Developers: Brace Yourself For Huge Digital Connectivity Overhaul

The need for broadband speed in large buildings is well documented as more and more tenants clamour for fast, reliable and stable internet services, whether residential or commercial.

But until recently broadband quality has been side-lined as an issue and while countries such as France and Germany have invested heavily in digital connectivity, many areas of the UK still offer extremely poor internet reliability and speeds.

This is despite research by Radius that suggests many commercial property tenants consider it to be one of the three most important issues when considering a tenancy, often picking connectivity over location and crucially for developers and landlords, being happy to pay a 5% rent premium.

It is clear, therefore, that broadband is becoming a key factor in the property development and management world.


At a glance…

  • Digital connectivity is already becoming hugely important to commercial and residential tenants.
  • WiredScore has already certified over 700 buildings across the UK.
  • Too many developers leave it until the last moment to think about internet/broadband speeds within their buildings.

But until 2015 there was no-one playing a central role in ensuring buildings offered good digital connectivity, coordinating minimum standards and directing the disparate pieces of the broadband puzzle including developers, landlords, tenants, broadband providers and installers.

And then that year US firm WiredScore arrived. It had been started up two years beforehand in New York with the support of then mayor Michael Bloomberg and tasked with improving the city’s technological infrastructure, with plans to roll out its model across the world.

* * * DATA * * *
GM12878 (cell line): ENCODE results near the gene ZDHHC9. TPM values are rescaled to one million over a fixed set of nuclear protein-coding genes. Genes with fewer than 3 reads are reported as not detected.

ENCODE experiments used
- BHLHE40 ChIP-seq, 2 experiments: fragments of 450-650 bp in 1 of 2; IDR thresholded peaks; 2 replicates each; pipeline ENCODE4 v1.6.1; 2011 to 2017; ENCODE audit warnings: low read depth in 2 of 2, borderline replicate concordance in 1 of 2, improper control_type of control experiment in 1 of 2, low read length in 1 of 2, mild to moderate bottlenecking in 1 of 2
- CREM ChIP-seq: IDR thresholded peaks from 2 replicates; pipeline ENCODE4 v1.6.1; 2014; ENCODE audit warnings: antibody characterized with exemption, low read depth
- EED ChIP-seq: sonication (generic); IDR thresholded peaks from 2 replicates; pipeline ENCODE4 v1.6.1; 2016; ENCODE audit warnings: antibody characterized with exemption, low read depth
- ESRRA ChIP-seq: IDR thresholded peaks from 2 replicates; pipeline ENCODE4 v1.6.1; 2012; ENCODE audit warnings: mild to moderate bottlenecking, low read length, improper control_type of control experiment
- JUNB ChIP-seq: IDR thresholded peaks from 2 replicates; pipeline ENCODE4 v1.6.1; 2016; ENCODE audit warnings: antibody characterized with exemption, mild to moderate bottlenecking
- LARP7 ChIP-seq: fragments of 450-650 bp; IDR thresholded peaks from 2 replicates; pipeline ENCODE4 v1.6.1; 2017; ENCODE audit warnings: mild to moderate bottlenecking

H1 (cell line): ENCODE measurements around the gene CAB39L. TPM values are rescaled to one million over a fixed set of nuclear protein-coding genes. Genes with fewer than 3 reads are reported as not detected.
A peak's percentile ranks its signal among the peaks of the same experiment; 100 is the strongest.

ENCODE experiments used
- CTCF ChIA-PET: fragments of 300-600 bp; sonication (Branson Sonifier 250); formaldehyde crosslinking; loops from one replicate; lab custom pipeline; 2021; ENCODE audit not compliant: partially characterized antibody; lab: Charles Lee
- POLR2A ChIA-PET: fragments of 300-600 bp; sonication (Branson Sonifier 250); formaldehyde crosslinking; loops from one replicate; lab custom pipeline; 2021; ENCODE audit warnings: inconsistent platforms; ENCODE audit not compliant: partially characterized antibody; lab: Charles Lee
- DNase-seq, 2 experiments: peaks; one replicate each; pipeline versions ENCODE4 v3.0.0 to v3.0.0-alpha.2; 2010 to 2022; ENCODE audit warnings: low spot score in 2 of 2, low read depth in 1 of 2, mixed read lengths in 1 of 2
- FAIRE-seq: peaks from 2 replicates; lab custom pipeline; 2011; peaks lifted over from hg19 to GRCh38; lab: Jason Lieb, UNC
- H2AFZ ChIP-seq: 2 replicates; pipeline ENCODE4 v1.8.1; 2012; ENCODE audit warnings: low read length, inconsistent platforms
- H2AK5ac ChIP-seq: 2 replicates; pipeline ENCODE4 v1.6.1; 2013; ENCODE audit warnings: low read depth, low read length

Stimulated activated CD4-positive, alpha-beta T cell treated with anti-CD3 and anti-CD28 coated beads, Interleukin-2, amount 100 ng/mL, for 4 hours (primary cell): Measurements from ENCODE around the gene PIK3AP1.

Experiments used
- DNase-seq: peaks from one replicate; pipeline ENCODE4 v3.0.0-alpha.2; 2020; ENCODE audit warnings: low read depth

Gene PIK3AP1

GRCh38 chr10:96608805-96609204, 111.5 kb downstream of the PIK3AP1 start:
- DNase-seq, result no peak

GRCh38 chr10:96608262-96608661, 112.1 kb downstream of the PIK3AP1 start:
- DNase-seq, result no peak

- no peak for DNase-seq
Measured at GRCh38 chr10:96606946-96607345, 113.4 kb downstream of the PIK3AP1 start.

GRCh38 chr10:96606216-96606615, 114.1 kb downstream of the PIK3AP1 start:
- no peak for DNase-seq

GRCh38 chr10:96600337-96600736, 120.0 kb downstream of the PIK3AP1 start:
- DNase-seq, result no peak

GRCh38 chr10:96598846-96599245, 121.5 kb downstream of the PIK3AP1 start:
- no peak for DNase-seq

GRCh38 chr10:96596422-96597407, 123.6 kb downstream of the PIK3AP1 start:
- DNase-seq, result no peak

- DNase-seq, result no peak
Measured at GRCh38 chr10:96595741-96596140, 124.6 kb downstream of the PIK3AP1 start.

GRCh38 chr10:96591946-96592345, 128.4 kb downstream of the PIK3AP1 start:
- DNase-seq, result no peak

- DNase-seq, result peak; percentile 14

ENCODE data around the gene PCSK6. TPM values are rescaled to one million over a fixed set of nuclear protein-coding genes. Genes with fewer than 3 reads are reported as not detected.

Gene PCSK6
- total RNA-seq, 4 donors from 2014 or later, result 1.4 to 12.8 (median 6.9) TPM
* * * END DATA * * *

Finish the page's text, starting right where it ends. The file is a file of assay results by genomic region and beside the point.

WireScore picked a good time to find new markets. Competition among European cities to be the continent’s ‘digital hub’ has been intense for some time, and WireScore realised it had a solution.

London win

The company subsequently won the bid to provide the Mayor of London’s Digital Connectivity Rating Scheme, and has since played a key role in improving London’s technological infrastructure.

It has so far certified over 70 million sq ft of commercial property in the UK and works with over 200 clients and over 700 buildings. Its certification process is also embedded in the planning process and for example it is now a mandatory requirement in the City of London’s draft plan.

The company also helps developers work on their digital plan for a building in the early stages of planning but also support landlords of existing buildings to deal with poor connectivity issues.

WiredScore has told DealMakerz that approximately 70% of the buildings it works on improve their connectivity over time.

Residential broadband

But WiredScore has now chosen London to launch its move into residential buildings and apply its model to build-to-rent or BTR.

Some 4,500 units will soon be WiredScore certified which is approximately 11% of the current BTR tally in the UK, and the company is working with several high-profile players within the sector including Legal & General, Long Harbour, Argent and LaSalle.

The opportunity for BTR is clear. Tenants in the private rental market often pay high prices for their broadband but get a patchy service, so to lure them into BTR developments, digital connectivity is all important.

“I think from a BTR perspective it’s important to realise how intertwined both the home and office has become and what you see particularly in BTR spaces are more and more co-working areas within the developments,” says Henry Pethybridge, Head of Home at WiredScore UK.